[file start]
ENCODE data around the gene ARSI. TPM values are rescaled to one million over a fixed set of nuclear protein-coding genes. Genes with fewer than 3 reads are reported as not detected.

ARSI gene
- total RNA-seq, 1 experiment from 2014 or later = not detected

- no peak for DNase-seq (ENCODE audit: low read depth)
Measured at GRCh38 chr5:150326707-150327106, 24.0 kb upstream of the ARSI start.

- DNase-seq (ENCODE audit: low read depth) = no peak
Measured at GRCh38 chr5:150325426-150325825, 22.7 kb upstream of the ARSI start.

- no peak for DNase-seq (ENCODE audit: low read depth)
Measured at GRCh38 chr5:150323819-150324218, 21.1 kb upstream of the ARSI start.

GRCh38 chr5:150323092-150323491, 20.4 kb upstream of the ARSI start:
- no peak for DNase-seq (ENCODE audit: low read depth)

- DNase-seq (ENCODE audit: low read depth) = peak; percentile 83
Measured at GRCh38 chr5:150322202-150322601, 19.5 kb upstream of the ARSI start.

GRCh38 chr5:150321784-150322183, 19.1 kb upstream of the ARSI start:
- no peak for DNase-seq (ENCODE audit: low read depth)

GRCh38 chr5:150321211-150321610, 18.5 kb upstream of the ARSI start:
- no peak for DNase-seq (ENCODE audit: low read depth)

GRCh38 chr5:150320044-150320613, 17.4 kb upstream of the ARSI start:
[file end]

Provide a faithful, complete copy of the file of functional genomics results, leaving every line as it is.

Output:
ENCODE data around the gene ARSI. TPM values are rescaled to one million over a fixed set of nuclear protein-coding genes. Genes with fewer than 3 reads are reported as not detected.

ARSI gene
- total RNA-seq, 1 experiment from 2014 or later = not detected

- no peak for DNase-seq (ENCODE audit: low read depth)
Measured at GRCh38 chr5:150326707-150327106, 24.0 kb upstream of the ARSI start.

- DNase-seq (ENCODE audit: low read depth) = no peak
Measured at GRCh38 chr5:150325426-150325825, 22.7 kb upstream of the ARSI start.

- no peak for DNase-seq (ENCODE audit: low read depth)
Measured at GRCh38 chr5:150323819-150324218, 21.1 kb upstream of the ARSI start.

GRCh38 chr5:150323092-150323491, 20.4 kb upstream of the ARSI start:
- no peak for DNase-seq (ENCODE audit: low read depth)

- DNase-seq (ENCODE audit: low read depth) = peak; percentile 83
Measured at GRCh38 chr5:150322202-150322601, 19.5 kb upstream of the ARSI start.

GRCh38 chr5:150321784-150322183, 19.1 kb upstream of the ARSI start:
- no peak for DNase-seq (ENCODE audit: low read depth)

GRCh38 chr5:150321211-150321610, 18.5 kb upstream of the ARSI start:
- no peak for DNase-seq (ENCODE audit: low read depth)

GRCh38 chr5:150320044-150320613, 17.4 kb upstream of the ARSI start: